YouTube Tuesday: Pepsi Max, Year Zero, Greenpeace, Best Buy/Soccket, PBS, (and a Bonus Reader Submission from Cisco)

You know the drill… what follows are three (actually six) product or service videos and a mini marketing critique of each. You get six today because YouTube Tuesday’s going on summer vaca and will return in late July. L8r g8rs!

1. Pepsi Max

I saw this cool video on my old boss Allan Thygesen‘s Facebook wall. It’s a great story. Got good tension. It’s funny. And it ties hard to the brand promise of Pepsi Max — and this is made explicitly clear toward the end (when it says “zero calories in disguise”). It’s a bit long.. so if you’re not into basketball (or make up) give it a wee bit of time.


2. Year Zero, The Book

I saw this on David Hornik‘s Facebook wall. The author is his friend. The trend of creating “book trailers” seems to be getting stronger and stronger. It’s a good idea. It’s likely smart to think of all product or service videos as trailers somehow. Anyway… I like this one. It’s funny — like the premise of the book. Seems to me that if you’re turned on by a book that Amazon describes like this:

Low-level entertainment lawyer Nick Carter thinks it’s a prank, not an alien encounter, when a redheaded mullah and a curvaceous nun show up at his office. But Frampton and Carly are highly advanced (if bumbling) extraterrestrials. And boy, do they have news.

The entire cosmos, they tell him, has been hopelessly hooked on humanity’s music ever since “Year Zero” (1977 to us), when American pop songs first reached alien ears. This addiction has driven a vast intergalactic society to commit the biggest copyright violation since the Big Bang. The resulting fines and penalties have bankrupted the whole universe. We humans suddenly own everything—and the aliens are not amused.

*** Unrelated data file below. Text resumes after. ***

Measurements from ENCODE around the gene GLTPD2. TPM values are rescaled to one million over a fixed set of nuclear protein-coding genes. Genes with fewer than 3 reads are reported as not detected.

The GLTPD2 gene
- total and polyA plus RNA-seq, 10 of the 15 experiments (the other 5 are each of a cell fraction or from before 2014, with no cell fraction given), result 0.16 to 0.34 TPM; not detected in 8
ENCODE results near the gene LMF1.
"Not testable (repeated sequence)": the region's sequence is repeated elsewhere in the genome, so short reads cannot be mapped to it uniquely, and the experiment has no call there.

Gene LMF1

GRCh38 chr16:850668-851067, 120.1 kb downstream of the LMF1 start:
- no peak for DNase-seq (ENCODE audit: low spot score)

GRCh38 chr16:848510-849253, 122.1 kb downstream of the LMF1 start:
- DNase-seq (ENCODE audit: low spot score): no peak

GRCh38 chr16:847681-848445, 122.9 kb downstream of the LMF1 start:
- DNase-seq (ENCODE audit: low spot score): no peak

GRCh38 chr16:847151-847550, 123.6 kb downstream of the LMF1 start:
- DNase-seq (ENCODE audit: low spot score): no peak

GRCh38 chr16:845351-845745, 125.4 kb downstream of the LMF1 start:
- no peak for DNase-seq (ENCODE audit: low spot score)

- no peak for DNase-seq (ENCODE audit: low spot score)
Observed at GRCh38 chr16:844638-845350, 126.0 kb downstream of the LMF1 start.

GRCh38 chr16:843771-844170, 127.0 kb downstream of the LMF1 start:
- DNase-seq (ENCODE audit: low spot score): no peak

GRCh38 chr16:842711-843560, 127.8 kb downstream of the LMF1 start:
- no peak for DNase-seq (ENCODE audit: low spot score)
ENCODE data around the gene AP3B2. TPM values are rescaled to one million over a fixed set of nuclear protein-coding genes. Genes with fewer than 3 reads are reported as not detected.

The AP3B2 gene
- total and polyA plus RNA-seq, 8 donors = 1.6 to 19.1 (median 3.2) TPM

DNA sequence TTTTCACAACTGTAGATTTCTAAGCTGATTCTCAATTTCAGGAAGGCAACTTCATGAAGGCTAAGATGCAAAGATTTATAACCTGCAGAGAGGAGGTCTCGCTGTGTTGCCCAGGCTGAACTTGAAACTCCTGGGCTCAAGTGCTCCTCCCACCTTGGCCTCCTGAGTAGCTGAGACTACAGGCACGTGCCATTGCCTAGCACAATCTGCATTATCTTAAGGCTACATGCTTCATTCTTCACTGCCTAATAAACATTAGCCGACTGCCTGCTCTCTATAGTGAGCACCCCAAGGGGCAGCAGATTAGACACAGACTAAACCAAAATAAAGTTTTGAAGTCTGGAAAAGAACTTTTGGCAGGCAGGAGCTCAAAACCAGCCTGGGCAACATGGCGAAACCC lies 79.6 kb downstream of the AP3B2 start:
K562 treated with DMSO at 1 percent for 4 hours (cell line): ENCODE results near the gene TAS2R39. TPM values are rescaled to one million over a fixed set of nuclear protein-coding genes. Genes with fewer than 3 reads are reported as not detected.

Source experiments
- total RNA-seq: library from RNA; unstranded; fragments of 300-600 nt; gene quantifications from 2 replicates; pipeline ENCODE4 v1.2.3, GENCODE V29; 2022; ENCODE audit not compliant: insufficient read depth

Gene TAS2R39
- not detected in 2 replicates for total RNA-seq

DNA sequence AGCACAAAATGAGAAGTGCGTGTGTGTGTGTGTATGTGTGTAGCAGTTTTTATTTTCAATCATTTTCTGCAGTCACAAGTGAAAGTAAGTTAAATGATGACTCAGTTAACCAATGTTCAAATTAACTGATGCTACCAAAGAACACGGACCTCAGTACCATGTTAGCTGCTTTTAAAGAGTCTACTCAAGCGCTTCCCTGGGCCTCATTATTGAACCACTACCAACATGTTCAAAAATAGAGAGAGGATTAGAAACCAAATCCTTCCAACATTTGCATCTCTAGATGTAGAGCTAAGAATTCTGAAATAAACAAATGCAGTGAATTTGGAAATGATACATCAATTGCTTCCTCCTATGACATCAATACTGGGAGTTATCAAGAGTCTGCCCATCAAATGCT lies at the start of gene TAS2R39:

You’ll be turned on by a trailer made like this. And that’s the idea.


3. Greenpeace Unfriend Coal

Here’s a great video from a couple of years ago though the campaign only recently came to a close. Causes like this count as products or services — they’re videos designed to persuade or incite an action— so I include them in YouTube Tuesdays. The video is really cheeky and funny and serious all at once. And apparently it worked <– note how much video was made by many supporters for this campaign and note too how Greenpeace is not shy about promoting its win.


4. Best Buy

I saw an ad promo-ing this video while watching Hulu and I totally made a note to watch later on Youtube. But, having watched the whole thing, I just don’t believe it. I mean I believe the women… but it’s tough to square this feeling of innovation and startupyness Best Buy’s trying to give off  with the reality of the feeling walking into a Best Buy gives off. Maybe that’s why this video’s views are so low.  Also, they try to jam the word “laptop” in there just a few too many times. I can just read the notes from the various stakeholders as this video got made — and the laptop group must’ve had the cash.

Interestingly American Express is riding these womens’ coattails too. The Amex video (which is on the homepage of the four Harvard womens’ website itself) is a lot less forced somehow. Better.


5. PBS

Mr. Rogers autotuned! Super cool… and people agree. Almost four million views on YouTube and counting — and there’s a nice “donate-to-PBS” link below the video too. A few more of these a year and perhaps it’ll put an end to painful pledge drives!


BONUS. Reader Submission from Cisco

A reader, Deborah Strickland of Cisco, sent this one in. Thank you! One of my main reasons for writing YouTube Tuesdays is to help encourage large companies to get creative and have some fun with their videos. So it’s cool to see companies like Cisco going for it. My take — it really gets the point across that they make super-heavy-duty routers. And it does so in a fun way. If you’re in the market for such a device  this video will make you want to find out more. The video is long though.. and not as funny as it could be. It’s better to err on the side of leaving great stuff on the edit room floor (or the digital equivalent of it) than to err on the side of leaving too much in the piece. But Cisco’s going for it… and that’s awesome!”

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